“Rain” is a computer-generated animation that represents how many bottles of water, coffee and soda cups we consume and waste every day.  Bottles and cups start falling as if it they were rain. These cups and bottles are not only life-sized, but their behavior is extremely life-like in the way they fall and bounce, giving the spectator the feeling of literally being under a shower of bottles and cups. When the screen has completed filling up, the viewer is immersed in an overwhelming sensation of being covered in a huge mountain of bottles and cups.   Giraldo is a Boston-New York based Creative Technologist, Media Artist and Interaction Designer who loves to experiment and research in order to implement technology in everyday life.  With an MPS on Interactive Communications (ITP) from the Tisch School of the Arts in New York University, Giraldo is originally from Bogota, Colombia. She moved to Boston to study at Mass College of Art. Challenged every day by language, social differences and endless consumerism, she creates installations that merge with the spectator and the space.




In 2011, inspired by the technological innovation of large-scale vertical and horizontal digital media surfaces that break the standard aspect ratios of traditional video, Painter Linda DeHart painted a series of abstract watercolors specifically for public displays.  Digitally scanned at high resolution and artfully sequenced these works provide an intriguing idea “canvas” for dancer Meg Brooker’s graceful gestures.  Meg’s movements combined with the flow of Linda’s artwork inspired the Colors in Motion team to celebrate the grace and beauty of the human form in nature.  Digital media artist and compositor Christopher Graefe weaves these art forms together in an iterative design process.  “Emergence” seeks to take the viewer to a place of deep serenity accompanied by a dazzling panoply of rich colors and textures that slowly transform from one composition to another, creating an ever changing and intricate study of light and form.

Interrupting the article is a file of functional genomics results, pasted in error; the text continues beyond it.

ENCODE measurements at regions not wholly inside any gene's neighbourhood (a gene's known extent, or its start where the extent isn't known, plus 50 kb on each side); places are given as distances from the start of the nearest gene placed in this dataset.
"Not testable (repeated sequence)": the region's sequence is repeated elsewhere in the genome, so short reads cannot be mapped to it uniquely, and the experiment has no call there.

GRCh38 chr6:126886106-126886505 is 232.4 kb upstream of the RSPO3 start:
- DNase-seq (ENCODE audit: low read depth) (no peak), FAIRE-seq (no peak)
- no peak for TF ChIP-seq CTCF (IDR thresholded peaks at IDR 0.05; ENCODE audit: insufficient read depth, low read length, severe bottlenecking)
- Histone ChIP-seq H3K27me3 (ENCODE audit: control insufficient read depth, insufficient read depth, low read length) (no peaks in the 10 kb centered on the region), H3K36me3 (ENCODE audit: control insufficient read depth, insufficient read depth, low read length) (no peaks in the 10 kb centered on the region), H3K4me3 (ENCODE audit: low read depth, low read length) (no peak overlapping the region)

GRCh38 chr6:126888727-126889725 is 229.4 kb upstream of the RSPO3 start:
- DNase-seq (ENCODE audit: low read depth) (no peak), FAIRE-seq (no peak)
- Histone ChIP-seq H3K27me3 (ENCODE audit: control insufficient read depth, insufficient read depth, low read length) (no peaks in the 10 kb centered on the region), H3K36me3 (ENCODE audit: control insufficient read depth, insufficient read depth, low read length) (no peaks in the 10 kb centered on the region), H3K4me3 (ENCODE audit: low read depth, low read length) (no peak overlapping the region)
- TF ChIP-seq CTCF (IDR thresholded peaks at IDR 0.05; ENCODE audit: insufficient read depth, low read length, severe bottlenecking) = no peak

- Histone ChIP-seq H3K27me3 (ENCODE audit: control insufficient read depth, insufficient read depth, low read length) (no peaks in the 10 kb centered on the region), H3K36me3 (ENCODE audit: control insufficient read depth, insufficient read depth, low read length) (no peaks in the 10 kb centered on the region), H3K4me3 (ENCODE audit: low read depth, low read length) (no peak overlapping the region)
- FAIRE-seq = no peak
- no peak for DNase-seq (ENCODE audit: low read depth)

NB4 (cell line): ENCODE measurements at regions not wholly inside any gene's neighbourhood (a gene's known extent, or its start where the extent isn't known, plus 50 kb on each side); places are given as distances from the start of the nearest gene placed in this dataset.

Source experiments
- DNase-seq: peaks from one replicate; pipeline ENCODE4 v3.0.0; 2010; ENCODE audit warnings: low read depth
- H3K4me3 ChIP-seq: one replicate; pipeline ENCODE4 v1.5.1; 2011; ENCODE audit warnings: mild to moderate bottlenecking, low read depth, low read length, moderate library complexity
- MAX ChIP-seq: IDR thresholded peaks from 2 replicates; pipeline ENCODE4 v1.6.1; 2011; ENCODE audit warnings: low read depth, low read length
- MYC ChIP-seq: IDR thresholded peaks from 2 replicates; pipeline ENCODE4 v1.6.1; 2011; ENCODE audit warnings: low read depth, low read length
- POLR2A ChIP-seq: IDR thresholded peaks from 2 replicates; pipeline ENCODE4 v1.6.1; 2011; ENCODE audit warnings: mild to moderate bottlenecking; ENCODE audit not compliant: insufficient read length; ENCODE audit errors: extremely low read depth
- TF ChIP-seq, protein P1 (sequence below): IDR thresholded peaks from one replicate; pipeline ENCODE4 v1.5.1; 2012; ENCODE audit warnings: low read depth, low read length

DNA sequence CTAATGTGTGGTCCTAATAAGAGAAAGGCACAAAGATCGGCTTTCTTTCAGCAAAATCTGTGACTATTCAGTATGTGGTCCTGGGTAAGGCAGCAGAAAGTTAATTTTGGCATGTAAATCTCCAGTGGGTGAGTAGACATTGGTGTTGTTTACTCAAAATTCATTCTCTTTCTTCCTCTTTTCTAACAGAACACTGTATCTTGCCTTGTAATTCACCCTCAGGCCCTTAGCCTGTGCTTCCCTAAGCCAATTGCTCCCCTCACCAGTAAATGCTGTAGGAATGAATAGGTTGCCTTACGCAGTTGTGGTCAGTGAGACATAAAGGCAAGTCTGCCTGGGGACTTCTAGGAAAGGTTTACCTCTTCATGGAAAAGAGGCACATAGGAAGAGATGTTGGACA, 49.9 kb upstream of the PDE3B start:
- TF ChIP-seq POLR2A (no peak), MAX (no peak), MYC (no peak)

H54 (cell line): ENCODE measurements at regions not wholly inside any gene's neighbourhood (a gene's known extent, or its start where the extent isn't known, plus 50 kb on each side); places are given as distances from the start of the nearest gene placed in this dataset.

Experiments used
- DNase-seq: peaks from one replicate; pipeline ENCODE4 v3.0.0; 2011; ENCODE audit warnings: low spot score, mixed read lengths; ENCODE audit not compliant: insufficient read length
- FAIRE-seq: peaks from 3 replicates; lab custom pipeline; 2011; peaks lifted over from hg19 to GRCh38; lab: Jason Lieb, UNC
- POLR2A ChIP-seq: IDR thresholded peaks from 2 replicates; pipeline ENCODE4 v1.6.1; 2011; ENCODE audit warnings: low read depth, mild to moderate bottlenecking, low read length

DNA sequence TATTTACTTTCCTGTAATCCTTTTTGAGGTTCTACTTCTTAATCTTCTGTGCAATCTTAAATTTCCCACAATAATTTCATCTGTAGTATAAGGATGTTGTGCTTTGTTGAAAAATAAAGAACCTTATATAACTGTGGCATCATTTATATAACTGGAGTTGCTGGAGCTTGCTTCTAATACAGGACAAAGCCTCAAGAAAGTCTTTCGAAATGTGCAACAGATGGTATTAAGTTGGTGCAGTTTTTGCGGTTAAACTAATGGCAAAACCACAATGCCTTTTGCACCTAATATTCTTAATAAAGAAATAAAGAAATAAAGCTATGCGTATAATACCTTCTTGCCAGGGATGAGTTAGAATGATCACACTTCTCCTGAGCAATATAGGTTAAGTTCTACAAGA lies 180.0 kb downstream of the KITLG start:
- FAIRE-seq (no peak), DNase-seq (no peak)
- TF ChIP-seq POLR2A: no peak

“Model Lightbox” is a digital collage of photographs of backlit fashion advertisements that Houge took shortly before moving from Shanghai to Boston a little over a year ago. Tassels and fringes, pouty lips and vapid eyes are abstracted from their brand logos and marketing taglines, providing both a simulacrum of and a reprieve from our intensely message-saturated media environment.  Images are free to be, not sell.  The resulting accumulation is voluptuous and playful, perhaps absurd at times, teetering on the boundary between representation and cubist abstraction, image and pure color.  At times a suggestion of accusation or menace may flash from these disembodied eyes and teeth, but they just as soon melt into a variegated field of color, reflecting the compression of our urban environment, our daily anonymous interactions, the steady hum and pulse of the city.   Houge is a composer and sound artist whose attention is focused on finding connections. His areas of activity range from computer game soundtracks to sacred choral music. Much of his work employs computers to make decisions and generate sound, and he has incorporated ideas from his experience in digital media into compositions for live performance. He has been composing music and designing sound for digital games since 1996. Recently relocated to Boston from Shanghai, where he was a senior audio designer for Ubisoft, he is currently Artist in Residence at MIT Media Lab.  


“City of Work” is a long-term project using computer graphics and animation to create a dystopian society about the nature of work. The Marquee project is an animation of an office worker riding an endless elevator juxtaposed against video of the same worker in a solitary office.  |